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Yossu

My first CP winter - please advise

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Hello,

 

As my regular reader will know, I only really got into this hobby in the spring, so this will be my first winter with CPs, and I'm unsure what to do. I have read too many conflicting ideas about which plants go dormant and which don't, and would like some advice.

 

First off, here is my modest grow list...

 

Dionaea Muscipula
Dionaea Muscipula
Dionaea Muscipula Dentate form
Dionaea Muscipula Microdent
Dionaea Muscipula 'Red-green'
Dionaea Muscipula Sawtooth
Drosera Aliciae
Drosera Binata
Drosera Capensis
Drosera Capensis 'Narrow Form'
Drosera Madagascariensis
Drosera Nidiformis
Drosera Spatulata
Heliamphora heterodoxa x minor
Nepenthes Bloody Mary = Nepenthes Ventricosa x Ampullaria
Nepenthes Ventrata (Alata x Ventricosa)
Sarracenia ´Kateřina´
Sarracenia 'Chelsonii' = Sarracenia Purpurea x Rubra
Sarracenia flava var. cuprea x purpurea ssp. purpurea
Sarracenia Maroon (hybrid involving Purpurea)
Sarracenia minor
Sarracenia Purpurea ssp Venosa
Utricularia Longifolia
 
Do all of these need dormancy? I'm fairly sure the VFTs do, and always thought Drosera did as well, but I was reading The Savage Garden last night, and he said that with few exceptions, the rosetted subtropical ones (which includes aliciae and spatulata) don't. I've also heard that some Sarracenia don't. Is this true? If so, which ones?
 
Please can anyone clarify which of the plants listed above do and don't require dormancy.
 
Assuming we've got that sorted, I understand that when the plant shows signs of going into dormancy, I move it somewhere cold, but protected from frost. We have an unheated room at the back of the house which I guess would be fine for this. I can put them there, and keep them moist but not standing in water. Is that correct?
 
For the ones that don't go dormant, do I just leave them where they are? They are all currently on my dining room windowsill.
 
Finally, I am about to experiment with artificial lighting. I presume the dormant ones won't be involved in this, as they will be out in the cold, but what do I do about the others? I guess I reduce the photoperiod to match the length of the day, but do I reduce the wattage as well, or leave that as it is?
 
Sorry to ask so many questions, but this is a whole new part of this hobby, and I don't want lose what I've built up over the past few months.
 
Thanks for any help you can.
Edited by Yossu

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Hi Yossu

 

all of your sarracenia, all of your VFTs and d. binata have a winter dormancy.  I keep mine in unheated, well ventilated greenhouses and kept moist rather than standing in water.  This is to reduce the likelihood of botrytis.  Although they don't go dormant, d. capensis, and d. spatulata can be treated in the same way.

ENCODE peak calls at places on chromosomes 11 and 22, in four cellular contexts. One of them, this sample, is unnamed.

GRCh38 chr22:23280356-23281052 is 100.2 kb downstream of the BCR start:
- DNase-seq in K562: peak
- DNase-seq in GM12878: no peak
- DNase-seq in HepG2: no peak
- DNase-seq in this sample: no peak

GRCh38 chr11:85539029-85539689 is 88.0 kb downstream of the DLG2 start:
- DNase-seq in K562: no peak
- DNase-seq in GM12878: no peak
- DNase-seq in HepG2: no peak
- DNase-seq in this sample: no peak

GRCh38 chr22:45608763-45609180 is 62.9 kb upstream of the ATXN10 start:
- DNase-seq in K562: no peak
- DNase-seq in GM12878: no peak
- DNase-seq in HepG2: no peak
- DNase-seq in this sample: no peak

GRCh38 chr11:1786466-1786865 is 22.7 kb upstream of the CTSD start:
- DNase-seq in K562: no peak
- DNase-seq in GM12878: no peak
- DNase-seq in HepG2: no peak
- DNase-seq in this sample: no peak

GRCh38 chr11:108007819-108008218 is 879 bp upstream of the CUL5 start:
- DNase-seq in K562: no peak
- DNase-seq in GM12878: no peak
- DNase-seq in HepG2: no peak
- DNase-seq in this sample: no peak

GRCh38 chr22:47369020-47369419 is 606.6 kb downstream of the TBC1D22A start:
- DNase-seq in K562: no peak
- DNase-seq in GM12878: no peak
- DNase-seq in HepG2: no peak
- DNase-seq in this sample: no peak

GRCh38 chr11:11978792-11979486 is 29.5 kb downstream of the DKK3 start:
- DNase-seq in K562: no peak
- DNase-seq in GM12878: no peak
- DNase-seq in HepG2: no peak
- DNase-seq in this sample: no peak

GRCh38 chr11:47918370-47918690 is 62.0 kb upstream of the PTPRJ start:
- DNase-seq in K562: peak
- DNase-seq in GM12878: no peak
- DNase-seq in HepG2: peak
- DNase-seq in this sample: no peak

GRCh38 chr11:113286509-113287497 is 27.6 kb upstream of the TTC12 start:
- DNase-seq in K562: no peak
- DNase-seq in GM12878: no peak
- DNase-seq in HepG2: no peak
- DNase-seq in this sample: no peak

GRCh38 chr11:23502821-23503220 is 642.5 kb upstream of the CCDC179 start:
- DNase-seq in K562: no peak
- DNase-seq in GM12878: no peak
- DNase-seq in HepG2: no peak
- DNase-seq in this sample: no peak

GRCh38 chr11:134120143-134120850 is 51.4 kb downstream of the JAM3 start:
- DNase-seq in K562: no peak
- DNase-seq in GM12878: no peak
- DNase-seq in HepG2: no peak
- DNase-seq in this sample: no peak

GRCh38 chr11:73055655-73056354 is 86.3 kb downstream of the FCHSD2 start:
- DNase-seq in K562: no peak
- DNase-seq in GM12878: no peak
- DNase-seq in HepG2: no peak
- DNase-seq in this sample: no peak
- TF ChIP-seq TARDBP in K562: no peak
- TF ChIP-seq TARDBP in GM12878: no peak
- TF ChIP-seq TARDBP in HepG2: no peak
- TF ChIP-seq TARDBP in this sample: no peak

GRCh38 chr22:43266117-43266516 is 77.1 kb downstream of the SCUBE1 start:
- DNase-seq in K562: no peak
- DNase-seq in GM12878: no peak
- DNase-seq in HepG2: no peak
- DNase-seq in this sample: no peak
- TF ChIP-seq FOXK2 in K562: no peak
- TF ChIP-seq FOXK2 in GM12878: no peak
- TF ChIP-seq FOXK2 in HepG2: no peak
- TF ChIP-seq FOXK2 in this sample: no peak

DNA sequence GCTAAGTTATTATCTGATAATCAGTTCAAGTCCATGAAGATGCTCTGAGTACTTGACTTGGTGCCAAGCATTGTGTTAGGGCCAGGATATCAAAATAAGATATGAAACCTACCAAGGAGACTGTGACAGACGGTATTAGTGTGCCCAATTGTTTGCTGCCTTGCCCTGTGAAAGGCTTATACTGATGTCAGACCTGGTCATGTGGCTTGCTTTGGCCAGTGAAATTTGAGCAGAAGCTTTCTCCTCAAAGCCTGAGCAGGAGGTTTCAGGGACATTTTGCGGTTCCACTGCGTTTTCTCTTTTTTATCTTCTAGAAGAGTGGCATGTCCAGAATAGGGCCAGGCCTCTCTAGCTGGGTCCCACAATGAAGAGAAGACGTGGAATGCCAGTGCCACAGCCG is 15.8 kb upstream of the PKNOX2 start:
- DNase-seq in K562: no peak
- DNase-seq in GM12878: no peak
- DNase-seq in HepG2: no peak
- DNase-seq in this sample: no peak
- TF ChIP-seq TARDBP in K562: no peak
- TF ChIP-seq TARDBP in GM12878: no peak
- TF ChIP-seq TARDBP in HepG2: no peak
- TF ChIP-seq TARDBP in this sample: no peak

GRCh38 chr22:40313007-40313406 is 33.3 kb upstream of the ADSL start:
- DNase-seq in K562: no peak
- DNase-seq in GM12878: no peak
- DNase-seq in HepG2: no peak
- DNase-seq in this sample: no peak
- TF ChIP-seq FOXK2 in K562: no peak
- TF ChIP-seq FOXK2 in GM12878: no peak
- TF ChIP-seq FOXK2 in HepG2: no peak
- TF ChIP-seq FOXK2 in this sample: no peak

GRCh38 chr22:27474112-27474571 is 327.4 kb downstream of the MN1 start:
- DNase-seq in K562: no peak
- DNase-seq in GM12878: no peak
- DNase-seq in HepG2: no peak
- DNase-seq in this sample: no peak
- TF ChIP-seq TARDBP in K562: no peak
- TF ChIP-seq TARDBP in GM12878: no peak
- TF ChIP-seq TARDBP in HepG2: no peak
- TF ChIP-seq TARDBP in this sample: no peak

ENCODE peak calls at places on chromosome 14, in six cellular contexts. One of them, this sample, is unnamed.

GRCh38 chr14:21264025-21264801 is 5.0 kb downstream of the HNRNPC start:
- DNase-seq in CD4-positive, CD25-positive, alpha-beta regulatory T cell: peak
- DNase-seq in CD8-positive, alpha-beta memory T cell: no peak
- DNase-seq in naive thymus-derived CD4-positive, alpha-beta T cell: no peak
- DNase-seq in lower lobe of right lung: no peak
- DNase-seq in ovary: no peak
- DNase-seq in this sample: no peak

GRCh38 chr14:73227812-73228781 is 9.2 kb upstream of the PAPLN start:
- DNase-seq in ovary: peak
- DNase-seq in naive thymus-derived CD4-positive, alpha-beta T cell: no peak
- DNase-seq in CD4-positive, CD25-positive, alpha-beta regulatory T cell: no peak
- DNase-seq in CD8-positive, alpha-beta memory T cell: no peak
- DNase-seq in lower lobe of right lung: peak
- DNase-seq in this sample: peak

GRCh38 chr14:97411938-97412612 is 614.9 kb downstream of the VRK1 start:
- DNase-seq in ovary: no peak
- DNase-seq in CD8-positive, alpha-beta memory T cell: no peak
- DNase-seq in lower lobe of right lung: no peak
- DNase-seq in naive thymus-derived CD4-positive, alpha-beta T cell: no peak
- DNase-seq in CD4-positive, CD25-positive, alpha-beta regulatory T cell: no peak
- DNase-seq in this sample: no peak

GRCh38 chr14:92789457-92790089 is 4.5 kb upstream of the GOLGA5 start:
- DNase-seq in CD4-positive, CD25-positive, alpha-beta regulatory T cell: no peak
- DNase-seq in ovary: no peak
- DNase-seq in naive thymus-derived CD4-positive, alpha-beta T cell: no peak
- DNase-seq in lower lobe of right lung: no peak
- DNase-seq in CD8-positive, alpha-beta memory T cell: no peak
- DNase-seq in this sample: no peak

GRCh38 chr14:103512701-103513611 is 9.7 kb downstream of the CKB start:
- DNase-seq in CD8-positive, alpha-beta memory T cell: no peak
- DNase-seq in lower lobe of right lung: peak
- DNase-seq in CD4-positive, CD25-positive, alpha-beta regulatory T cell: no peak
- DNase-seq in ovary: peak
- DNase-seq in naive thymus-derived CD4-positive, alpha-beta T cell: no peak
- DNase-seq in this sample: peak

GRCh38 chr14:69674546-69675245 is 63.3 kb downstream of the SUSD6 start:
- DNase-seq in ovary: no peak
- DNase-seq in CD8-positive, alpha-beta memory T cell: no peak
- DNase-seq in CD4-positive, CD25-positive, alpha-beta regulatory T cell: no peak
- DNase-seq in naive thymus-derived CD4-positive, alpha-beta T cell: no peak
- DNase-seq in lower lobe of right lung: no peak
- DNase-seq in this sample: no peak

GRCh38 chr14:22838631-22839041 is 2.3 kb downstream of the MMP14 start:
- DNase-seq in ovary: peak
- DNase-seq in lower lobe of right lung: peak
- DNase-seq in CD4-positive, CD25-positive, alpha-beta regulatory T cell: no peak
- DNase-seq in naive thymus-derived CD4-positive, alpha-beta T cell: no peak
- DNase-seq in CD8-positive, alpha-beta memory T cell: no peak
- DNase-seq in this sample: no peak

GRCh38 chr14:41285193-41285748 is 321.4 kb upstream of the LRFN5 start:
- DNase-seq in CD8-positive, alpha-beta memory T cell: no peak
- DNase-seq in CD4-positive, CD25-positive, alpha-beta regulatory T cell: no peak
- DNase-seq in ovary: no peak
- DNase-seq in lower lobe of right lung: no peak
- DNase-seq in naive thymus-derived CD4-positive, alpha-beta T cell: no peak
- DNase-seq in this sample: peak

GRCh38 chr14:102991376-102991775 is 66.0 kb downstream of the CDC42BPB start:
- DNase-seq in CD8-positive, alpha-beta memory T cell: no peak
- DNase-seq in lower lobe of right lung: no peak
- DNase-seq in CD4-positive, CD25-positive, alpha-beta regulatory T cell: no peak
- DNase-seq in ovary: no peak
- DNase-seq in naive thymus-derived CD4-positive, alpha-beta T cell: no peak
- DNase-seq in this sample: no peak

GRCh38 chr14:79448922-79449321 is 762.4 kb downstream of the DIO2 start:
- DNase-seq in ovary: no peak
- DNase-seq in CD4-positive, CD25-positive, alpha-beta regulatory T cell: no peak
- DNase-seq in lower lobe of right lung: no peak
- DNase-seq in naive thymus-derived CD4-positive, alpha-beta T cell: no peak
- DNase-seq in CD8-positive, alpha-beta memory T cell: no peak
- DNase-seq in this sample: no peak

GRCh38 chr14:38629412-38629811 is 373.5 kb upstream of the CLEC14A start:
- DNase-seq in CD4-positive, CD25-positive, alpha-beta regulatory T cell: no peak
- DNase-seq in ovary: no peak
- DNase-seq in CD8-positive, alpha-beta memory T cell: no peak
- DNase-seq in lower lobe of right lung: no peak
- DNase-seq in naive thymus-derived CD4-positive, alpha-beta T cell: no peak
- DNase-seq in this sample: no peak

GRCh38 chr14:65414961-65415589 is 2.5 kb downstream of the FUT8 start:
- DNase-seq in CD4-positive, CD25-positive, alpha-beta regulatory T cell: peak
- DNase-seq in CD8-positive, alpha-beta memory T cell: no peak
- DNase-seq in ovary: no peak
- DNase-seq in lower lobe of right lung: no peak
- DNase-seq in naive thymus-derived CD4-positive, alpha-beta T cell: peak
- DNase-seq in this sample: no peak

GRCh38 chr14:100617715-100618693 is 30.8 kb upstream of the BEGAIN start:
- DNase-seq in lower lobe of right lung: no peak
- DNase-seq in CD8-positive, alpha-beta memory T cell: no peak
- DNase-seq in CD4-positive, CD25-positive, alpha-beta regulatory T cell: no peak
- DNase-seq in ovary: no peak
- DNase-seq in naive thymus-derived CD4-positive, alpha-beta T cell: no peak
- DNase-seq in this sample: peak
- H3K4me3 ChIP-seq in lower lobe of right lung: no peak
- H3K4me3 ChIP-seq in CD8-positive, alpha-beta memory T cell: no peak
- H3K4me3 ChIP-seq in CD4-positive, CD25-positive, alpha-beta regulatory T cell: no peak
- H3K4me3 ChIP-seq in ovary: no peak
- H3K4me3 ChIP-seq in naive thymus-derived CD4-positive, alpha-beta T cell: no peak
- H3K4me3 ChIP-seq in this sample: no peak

I also keep sarracenia and VFTs outside all year here in sunny S Devon where they have been down to -10C. 

 

Nepenthes are tropical.  They will need winter heat and, if possible, 12 hours of light and high humidity as will U. longifolia.  Your heliamphora will be OK on a warm, frost free window sill as will the other drosera.

 

hope this helps

 

Dennis

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Dennis

I am in exactly the same position as Yossu, this being my first winter with sarracenia, can you elaborate on what constitutes moist rather than wet? Should I be looking at half the weight for a pot compared with it being stood in water? (If this makes any sense.)

Regards

Phil

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Hi Phil

 

what I do is stick a finger in the pot and, if it feels dry, I give it a water from the top.  You can also usually tell by the colour of the peat.  If it is dark  it should be OK - if it is lighter give them a drink.  None of this too critical and the frequency will depend on how much sunshine there has been.  The idea is just to reduce watering to help keep the dreaded botritis at bay from November to February when temps and light levels are low.

 

Having read my previous post I suppose you could say that psittacina and purpurea do not go truly dormant in that they will keep (most) of their pitchers over winter. The same is true of the late season pitchers produced by leucophylla and rubras.  They will still be OK in an unheated greenhouse though.

 

cheers

 

Dennis

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Hi Yossu

 

all of your sarracenia, all of your VFTs and d. binata have a winter dormancy.  I keep mine in unheated, well ventilated greenhouses and kept moist rather than standing in water.  This is to reduce the likelihood of botrytis.  Although they don't go dormant, d. capensis, and d. spatulata can be treated in the same way.

I also keep sarracenia and VFTs outside all year here in sunny S Devon where they have been down to -10C. 

 

Nepenthes are tropical.  They will need winter heat and, if possible, 12 hours of light and high humidity as will U. longifolia.  Your heliamphora will be OK on a warm, frost free window sill as will the other drosera.

 

hope this helps

 

Dennis

 

 What he said. Though I would put S. Purpurea (and hybrids of same) outside in the full force of a Manchester Winter (though not in trays - you get too much water).